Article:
The rate of factory-gate inflation slowed unexpectedly last month, official figures showed today.
The Office for National Statistics (ONS) said the output price index for manufactured goods slowed to 3.9% from 4% in October. Economists had expected an increase to 4.1%.
The decrease is down to a smaller year-on-year increase in petroleum prices, the ONS said.
The figures will provide some relief to the Bank of England, which has been surprised by stubbornly high inflation in recent months, leading to calls from one policymaker to raise rates.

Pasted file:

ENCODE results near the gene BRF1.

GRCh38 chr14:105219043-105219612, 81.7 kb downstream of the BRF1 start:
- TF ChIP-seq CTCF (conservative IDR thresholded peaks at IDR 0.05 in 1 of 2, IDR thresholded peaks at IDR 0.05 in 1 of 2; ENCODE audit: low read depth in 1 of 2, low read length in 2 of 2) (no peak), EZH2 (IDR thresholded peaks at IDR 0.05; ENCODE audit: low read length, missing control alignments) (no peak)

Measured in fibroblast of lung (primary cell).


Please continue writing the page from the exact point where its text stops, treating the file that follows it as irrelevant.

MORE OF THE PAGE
Last month, consumer price inflation increased to 3.2%, still well above the Bank's 2% target.
The Monetary Policy Committee believes the rate of inflation will increase towards the end of the year and is not likely to ease back until late next year.
Howard Archer, chief UK and European economist at IHS Global Insight, said: "The data supports the view that the Bank of England is likely to keep interest rates down at 0.5% until at least the final months of 2011.
"Nevertheless, the suspicion remains that the Bank will be reluctant to re-engage in quantitative easing unless there is a very sharp slowdown in economic activity in the early months of 2011."
There was no input price data available today as the ONS delayed publication until next week due to potential errors.